The Charlotte chapter of the states restaurant and lodging lobbying group said Wednesday that money set aside for the Convention Center could be a way to pay for renovations at Bank of America Stadium.
Tom Sasser, the chairman of the Charlotte chapter of the N.C. Restaurant and Lodging Association, also said the citys financial help for the Carolina Panthers shouldnt solely rely on the restaurant industry and our patrons.
The Panthers have asked the city for $125 million to help renovate their 17-year-old stadium, as part of a plan to spend $250 million on upgrades. To help the team, city staff has proposed in closed session increasing the local prepared food and beverage tax from 1 percent to 2 percent, according to several people familiar with the meeting.
But increasing the so-called meals tax prompted pushback from the states lobbying group for restaurants. In a letter to Charlotte Mayor Anthony Foxx last week, the state associations chairman, Brad Hurley, criticized the proposed tax increase and also said the city should be discussing it in open session.
Sasser wrote Foxx Wednesday to give the Charlottes chapters position.
Sassers was less confrontational than the state associations letter. He said the local chapter agrees that renovations should be done so that the stadium and the team can continue to be successful.
Sasser is president and owner of Harpers Restaurant Group, which owns three Harpers Restaurants, Mimosa Grill and Zinc American Kitchen, among others. He has served on the Charlotte Regional Visitors Authority and isnt opposed to the current 1 percent tax on prepared food and beverages, which funds the Convention Center.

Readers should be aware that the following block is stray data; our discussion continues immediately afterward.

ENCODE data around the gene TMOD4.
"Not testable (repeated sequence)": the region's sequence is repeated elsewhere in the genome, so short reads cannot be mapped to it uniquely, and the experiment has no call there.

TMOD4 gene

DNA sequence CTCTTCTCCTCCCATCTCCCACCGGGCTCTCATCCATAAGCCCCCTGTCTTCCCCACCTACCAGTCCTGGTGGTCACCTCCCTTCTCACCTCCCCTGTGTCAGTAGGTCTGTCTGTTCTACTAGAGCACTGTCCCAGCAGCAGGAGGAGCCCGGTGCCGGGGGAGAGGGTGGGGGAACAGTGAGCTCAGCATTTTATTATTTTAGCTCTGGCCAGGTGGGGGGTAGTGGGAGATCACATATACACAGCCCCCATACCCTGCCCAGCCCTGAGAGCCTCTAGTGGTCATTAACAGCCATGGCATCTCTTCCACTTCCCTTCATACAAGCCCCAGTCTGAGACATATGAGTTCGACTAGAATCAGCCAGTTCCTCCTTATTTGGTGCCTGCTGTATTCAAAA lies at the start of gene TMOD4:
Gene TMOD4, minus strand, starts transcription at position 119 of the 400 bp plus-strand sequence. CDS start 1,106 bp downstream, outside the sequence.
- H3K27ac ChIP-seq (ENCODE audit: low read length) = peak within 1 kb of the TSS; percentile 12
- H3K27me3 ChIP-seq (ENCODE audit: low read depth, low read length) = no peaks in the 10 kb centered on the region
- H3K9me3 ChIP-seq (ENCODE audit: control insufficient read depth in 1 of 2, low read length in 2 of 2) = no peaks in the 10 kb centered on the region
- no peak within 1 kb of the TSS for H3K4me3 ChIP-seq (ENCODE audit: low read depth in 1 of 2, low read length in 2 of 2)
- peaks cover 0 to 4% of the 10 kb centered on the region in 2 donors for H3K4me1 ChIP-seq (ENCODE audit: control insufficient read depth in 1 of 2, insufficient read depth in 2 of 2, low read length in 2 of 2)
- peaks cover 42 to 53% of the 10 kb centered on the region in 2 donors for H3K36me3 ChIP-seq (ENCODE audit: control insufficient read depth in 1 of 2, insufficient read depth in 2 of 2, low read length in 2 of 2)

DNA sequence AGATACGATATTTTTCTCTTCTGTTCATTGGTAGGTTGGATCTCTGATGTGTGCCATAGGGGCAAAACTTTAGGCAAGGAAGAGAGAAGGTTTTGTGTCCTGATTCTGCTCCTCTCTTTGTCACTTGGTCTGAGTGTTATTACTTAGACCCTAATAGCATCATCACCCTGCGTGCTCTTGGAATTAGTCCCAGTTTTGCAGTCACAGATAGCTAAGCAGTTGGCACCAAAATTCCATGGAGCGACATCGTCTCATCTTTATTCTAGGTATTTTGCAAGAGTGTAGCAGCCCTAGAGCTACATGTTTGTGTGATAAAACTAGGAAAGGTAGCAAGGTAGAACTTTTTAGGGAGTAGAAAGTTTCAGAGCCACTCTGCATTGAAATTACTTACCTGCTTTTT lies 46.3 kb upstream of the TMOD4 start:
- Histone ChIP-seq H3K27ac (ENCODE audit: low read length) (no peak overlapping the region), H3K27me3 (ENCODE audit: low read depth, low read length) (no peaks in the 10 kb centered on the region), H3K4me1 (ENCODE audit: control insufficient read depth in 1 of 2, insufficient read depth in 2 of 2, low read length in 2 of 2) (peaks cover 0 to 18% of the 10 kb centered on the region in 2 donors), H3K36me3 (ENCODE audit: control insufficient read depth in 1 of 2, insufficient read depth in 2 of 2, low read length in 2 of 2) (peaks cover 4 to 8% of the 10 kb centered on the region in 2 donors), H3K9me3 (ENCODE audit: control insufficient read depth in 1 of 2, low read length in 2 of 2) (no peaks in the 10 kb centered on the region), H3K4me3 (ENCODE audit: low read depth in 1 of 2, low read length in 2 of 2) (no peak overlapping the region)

The CRVA manages the Convention Center for the city.
In his letter to Foxx, Sasser said he is concerned about a Republican proposal in Raleigh to roll back the states income and corporate taxes. That revenue would be replaced by a higher sales tax. That increase, coupled with the proposed tax hike for the Panthers, could be devastating to our businesses, Sasser wrote.
The citys Convention Center fund currently has additional money due to old debt being retired. The Observer reported Wednesday that the Convention Centers extra money could fund $110 million of new debt, which is close to the amount the Panthers have requested.
Deputy City Manager Ron Kimble has said that money should be used for its intended purpose, the Convention Center.
State law mandates that money be used for the Convention Center or for tourism promotion.
But the city could ask the General Assembly for the ability to shift that money for the Panthers. Any increase in the prepared food and beverage tax would also have to be approved by state legislators.
Foxx was asked before Wednesdays meeting of the Metropolitan Transit Commission whether he had spoken with the states restaurant lobbying association.
The short answer is Im always willing to talk to constituents about issues of concern, Foxx said.
The mayor declined to discuss the proposed tax increase because it was debated in closed session.
So much of what is out there now is the cart before the horse, Foxx said.